KINGSTON, Jamaica –
As a global destination, Jamaica is known for its culture, vibrant beaches, and robust tourism industry. It’s also a nation making investments to national defense and strengthening security in the Caribbean basin which entails placing the role of non-commissioned officers under a microscope.
“A primary security goal is the development of NCOs in the Jamaica Defence Force,” said Capt. Aaron Lies, Bilateral Affairs Officer, U.S. Embassy Kingston Security Cooperation Office. “If they learn how we operate and study our doctrine, it promotes shared understanding.”
Members of the District of Columbia National Guard participated in an NCO Career Development Subject Matter Expert Exchange (SMEE) with the Jamaica Defence Force Dec. 12-14, at the Caribbean Military Academy (CMA) in Kingston. Since 1999, as part of the National Guard Bureau’s State Partnership Program (SPP), the two countries support the U.S. Southern Command’s (SOUTHCOM) goals of mutual security cooperation, and enhancing Jamaica’s defense, security force, and disaster-response capabilities.
“This changed my perception of a state partnership and the gravity of it. I also have a different respect for Jamaica as a country,” said Sgt. Jessica A. Frazer, Recruitment and Retention Battalion, D.C. Army National Guard. “This is why I left the tourism industry, there’s more to Jamaica than hospitality. This is about enhancing the lives of NCOs, where they serve and live.”
Sgt. Frazer, a Saint Mary Parish native worked in tourism for six years after high school lured by economic stability, but in 2020 her focus shifted.
“I wanted to go to school in the U.S.,” she said. “The District of Columbia National Guard afforded me the opportunity to do more, start a new career, and attend school for free. Today, I’m helping other people achieve their goals—immigrants, females, anyone who needs helps learn more about opportunities they never thought existed. I was once where they are.”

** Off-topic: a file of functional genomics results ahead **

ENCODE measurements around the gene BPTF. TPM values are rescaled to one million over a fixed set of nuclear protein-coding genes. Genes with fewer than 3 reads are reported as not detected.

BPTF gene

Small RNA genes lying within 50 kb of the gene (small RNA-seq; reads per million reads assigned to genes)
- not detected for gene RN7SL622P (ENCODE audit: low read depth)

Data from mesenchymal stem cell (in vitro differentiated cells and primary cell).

Sgt. Frazer is not only serious about helping recruitment prospects in the Washington metropolitan area, but she’s also committed to the empowerment of non-commissioned officers in the Jamaica Defence Force (JDF).
“I believe developing an NCO starts from the lowest rank. One doesn’t have to be an NCO to start developing leadership skills, it began well before that,” she said. “NCOs are the backbone of the Army, and it’s imperative that we’re engaged in the overall vision and strategy.”
During the three-day seminar attendees focused on the tenants of NCO development to include training, promotions, leadership, duties and responsibilities. Guard members gained insight from the JDF’s Jamaica Regiment, Support Brigade, and the Martitime, Air and Cyber Command (MACC).
“One of the biggest things we focused on was the duties and responsibilities of a non-commissioned officer—they’ve adopted the U.S. Army’s NCO creed, but it’s imperative that they operate using it as their guidebook to accomplish their mission,” said Sgt. Maj. Esmeralda Vaquerano, G-1 (personnel) Sergeant Major for the D.C. Army National Guard. “We also discussed the ‘This Is My Squad’ initiative to build more cohesion, and how that relates to a more involved NCO mindset. We’re closing gaps.”
Both Sgt. Maj. Vaquerano and Sgt. Frazier recognize a diverse and inclusive force is a warfighting imperative. Today’s National Guard is the most modern, ready and interoperable force in its history. Additionally, National Guard members spent almost 7.5 million personnel days supporting Combatant Commanders in 2023.
“We were able to let the JDF know they’re not alone,” Sgt. Frazer said. “The exchange allows us to help mitigate present and future challenges in a constructive way. My hope is that we’ve helped them better identify the roles and responsibilities of an effective NCO.”
The National Guard’s State Partnership Program has grown to 100 partner nations. The program proactively addresses complex challenges regardless of rank.
“It makes us more effective and stronger,” Sgt. Maj. Vaquerano said.
The exchange which highlights a 25-year bilateral relationship between the D.C. National Guard and the Jamaica Defense Force also further solidifies the need for future engagements.
“We empower our NCOs at all levels and demonstrate effective mission command. The Jamaica Defence Force sees how the U.S. military utilizes NCOs and they want to do the same,” Capt. Lies said.